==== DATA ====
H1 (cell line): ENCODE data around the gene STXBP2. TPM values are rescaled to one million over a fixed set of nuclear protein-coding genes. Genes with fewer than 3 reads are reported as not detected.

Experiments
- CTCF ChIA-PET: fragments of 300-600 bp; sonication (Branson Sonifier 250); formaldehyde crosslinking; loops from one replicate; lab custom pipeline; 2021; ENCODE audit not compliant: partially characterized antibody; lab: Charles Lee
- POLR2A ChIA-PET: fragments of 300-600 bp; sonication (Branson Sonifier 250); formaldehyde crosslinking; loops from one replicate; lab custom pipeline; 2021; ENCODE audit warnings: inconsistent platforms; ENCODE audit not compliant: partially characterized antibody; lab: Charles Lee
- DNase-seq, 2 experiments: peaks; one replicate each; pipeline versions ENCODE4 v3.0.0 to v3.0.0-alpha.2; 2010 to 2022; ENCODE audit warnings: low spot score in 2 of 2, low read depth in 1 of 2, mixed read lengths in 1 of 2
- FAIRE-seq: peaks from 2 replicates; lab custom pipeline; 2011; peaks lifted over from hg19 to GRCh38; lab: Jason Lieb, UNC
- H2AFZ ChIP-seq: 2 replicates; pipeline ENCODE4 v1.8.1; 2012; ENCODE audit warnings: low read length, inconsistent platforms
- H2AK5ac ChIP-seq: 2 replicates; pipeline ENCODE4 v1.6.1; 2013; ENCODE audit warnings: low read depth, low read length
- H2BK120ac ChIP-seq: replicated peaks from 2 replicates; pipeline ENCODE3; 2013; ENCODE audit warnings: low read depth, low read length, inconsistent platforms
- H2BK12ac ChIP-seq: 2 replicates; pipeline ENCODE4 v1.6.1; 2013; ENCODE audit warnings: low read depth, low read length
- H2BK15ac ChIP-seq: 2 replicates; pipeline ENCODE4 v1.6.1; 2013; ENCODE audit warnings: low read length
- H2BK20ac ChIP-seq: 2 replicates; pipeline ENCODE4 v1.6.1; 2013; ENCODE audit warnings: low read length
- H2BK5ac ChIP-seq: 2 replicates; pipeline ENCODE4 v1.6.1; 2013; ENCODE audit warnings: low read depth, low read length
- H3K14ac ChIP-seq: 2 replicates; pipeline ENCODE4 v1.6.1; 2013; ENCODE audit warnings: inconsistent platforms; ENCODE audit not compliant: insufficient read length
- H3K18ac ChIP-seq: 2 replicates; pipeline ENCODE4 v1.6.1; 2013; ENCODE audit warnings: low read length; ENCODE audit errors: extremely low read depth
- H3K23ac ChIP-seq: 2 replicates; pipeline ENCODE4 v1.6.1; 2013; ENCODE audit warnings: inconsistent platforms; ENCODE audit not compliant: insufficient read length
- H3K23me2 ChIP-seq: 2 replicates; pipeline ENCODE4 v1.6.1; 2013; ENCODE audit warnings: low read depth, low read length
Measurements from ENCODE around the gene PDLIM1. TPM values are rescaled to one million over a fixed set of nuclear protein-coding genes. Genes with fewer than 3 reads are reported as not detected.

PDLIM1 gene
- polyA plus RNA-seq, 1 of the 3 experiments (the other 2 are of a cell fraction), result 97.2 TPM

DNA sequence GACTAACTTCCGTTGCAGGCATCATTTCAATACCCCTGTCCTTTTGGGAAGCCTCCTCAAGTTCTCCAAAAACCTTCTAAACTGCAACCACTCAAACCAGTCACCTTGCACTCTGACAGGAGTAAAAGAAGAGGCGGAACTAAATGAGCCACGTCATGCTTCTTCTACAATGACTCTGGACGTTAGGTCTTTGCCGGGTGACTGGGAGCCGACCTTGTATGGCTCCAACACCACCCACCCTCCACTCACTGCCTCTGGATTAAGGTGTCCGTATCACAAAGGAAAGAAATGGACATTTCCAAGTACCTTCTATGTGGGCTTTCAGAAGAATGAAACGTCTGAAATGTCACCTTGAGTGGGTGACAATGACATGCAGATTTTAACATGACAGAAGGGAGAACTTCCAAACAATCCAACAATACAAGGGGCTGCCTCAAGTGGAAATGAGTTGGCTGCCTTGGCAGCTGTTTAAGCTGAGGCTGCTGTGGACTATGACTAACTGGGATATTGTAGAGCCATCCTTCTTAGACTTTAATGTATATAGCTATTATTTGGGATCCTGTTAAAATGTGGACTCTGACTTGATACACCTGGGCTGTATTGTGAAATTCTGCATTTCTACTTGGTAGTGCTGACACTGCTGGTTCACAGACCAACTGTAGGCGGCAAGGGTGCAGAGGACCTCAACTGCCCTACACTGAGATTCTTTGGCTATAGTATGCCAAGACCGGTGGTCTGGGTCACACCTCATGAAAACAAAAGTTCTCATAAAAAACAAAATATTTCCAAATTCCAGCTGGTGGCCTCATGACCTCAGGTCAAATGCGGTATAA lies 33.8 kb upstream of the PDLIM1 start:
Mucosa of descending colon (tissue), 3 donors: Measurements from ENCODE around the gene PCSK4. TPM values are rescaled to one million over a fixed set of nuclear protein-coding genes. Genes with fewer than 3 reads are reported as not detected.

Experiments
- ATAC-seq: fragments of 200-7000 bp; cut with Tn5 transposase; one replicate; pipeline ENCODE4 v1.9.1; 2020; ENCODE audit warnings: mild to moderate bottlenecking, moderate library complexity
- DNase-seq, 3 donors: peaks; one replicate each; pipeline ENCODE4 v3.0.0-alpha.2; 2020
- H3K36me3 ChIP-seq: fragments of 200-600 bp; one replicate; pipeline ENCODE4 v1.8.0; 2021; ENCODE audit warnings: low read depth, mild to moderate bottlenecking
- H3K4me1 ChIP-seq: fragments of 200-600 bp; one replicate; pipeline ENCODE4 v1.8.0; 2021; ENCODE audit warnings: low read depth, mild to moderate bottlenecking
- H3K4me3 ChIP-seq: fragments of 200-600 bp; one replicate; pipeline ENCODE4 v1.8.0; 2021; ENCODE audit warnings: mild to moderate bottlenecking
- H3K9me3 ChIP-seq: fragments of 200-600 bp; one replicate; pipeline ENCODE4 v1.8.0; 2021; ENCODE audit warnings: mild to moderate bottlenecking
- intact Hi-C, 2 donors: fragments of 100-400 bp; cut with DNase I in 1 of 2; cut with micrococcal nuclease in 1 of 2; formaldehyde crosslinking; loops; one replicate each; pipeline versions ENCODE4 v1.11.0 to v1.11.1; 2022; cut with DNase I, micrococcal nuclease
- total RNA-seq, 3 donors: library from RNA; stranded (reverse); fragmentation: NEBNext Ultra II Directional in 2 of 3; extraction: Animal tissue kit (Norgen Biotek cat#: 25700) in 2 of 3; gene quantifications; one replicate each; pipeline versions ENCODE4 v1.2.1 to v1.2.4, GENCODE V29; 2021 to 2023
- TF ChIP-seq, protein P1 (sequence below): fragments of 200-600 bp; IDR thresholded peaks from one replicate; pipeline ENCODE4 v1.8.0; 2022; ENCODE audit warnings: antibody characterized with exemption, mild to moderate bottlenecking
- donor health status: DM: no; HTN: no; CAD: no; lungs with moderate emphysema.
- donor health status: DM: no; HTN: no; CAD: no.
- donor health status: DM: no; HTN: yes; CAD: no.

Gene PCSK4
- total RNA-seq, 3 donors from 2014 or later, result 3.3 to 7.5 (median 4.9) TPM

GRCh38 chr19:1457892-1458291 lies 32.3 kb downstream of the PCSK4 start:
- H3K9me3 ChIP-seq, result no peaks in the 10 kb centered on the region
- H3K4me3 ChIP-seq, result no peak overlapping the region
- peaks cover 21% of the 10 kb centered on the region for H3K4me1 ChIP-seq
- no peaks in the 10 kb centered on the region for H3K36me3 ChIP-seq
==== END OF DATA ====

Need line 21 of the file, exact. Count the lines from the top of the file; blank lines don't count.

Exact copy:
DNA sequence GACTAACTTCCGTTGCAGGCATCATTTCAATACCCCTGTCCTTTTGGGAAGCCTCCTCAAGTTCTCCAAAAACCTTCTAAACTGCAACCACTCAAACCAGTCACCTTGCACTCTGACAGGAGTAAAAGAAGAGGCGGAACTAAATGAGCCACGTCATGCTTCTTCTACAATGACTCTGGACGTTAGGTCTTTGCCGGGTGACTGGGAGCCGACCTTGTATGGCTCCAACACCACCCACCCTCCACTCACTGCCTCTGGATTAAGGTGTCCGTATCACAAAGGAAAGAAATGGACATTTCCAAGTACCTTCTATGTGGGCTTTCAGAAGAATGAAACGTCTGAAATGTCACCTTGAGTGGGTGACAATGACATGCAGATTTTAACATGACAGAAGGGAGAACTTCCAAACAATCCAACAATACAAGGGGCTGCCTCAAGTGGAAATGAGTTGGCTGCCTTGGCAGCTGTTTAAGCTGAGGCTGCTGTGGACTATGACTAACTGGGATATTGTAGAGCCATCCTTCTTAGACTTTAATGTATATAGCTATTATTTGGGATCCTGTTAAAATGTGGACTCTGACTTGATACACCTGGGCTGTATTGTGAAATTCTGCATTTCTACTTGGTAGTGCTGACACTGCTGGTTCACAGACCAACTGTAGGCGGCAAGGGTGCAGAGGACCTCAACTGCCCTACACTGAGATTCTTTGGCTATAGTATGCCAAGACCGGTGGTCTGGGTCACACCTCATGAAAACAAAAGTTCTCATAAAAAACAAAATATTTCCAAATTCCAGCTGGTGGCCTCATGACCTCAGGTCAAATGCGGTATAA lies 33.8 kb upstream of the PDLIM1 start: